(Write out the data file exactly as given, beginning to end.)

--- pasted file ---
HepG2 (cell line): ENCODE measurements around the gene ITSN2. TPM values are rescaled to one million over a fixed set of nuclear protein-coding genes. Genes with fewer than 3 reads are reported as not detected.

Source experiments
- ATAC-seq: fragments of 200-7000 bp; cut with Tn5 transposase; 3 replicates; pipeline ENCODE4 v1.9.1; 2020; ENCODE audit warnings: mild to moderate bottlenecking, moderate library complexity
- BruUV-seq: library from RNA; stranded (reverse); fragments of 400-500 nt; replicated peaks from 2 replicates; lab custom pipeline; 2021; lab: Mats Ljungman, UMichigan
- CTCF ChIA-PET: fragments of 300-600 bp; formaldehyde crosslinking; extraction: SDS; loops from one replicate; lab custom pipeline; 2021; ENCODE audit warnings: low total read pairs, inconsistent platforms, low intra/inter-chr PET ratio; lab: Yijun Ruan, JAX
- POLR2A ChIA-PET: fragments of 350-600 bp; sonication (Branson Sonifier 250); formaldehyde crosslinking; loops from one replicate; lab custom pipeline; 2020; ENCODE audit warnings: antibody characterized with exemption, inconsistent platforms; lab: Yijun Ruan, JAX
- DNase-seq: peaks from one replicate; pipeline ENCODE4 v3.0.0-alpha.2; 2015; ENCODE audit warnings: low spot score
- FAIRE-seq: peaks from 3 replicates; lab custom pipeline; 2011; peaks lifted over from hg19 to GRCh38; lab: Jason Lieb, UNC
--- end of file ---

HepG2 (cell line): ENCODE measurements around the gene ITSN2. TPM values are rescaled to one million over a fixed set of nuclear protein-coding genes. Genes with fewer than 3 reads are reported as not detected.

Source experiments
- ATAC-seq: fragments of 200-7000 bp; cut with Tn5 transposase; 3 replicates; pipeline ENCODE4 v1.9.1; 2020; ENCODE audit warnings: mild to moderate bottlenecking, moderate library complexity
- BruUV-seq: library from RNA; stranded (reverse); fragments of 400-500 nt; replicated peaks from 2 replicates; lab custom pipeline; 2021; lab: Mats Ljungman, UMichigan
- CTCF ChIA-PET: fragments of 300-600 bp; formaldehyde crosslinking; extraction: SDS; loops from one replicate; lab custom pipeline; 2021; ENCODE audit warnings: low total read pairs, inconsistent platforms, low intra/inter-chr PET ratio; lab: Yijun Ruan, JAX
- POLR2A ChIA-PET: fragments of 350-600 bp; sonication (Branson Sonifier 250); formaldehyde crosslinking; loops from one replicate; lab custom pipeline; 2020; ENCODE audit warnings: antibody characterized with exemption, inconsistent platforms; lab: Yijun Ruan, JAX
- DNase-seq: peaks from one replicate; pipeline ENCODE4 v3.0.0-alpha.2; 2015; ENCODE audit warnings: low spot score
- FAIRE-seq: peaks from 3 replicates; lab custom pipeline; 2011; peaks lifted over from hg19 to GRCh38; lab: Jason Lieb, UNC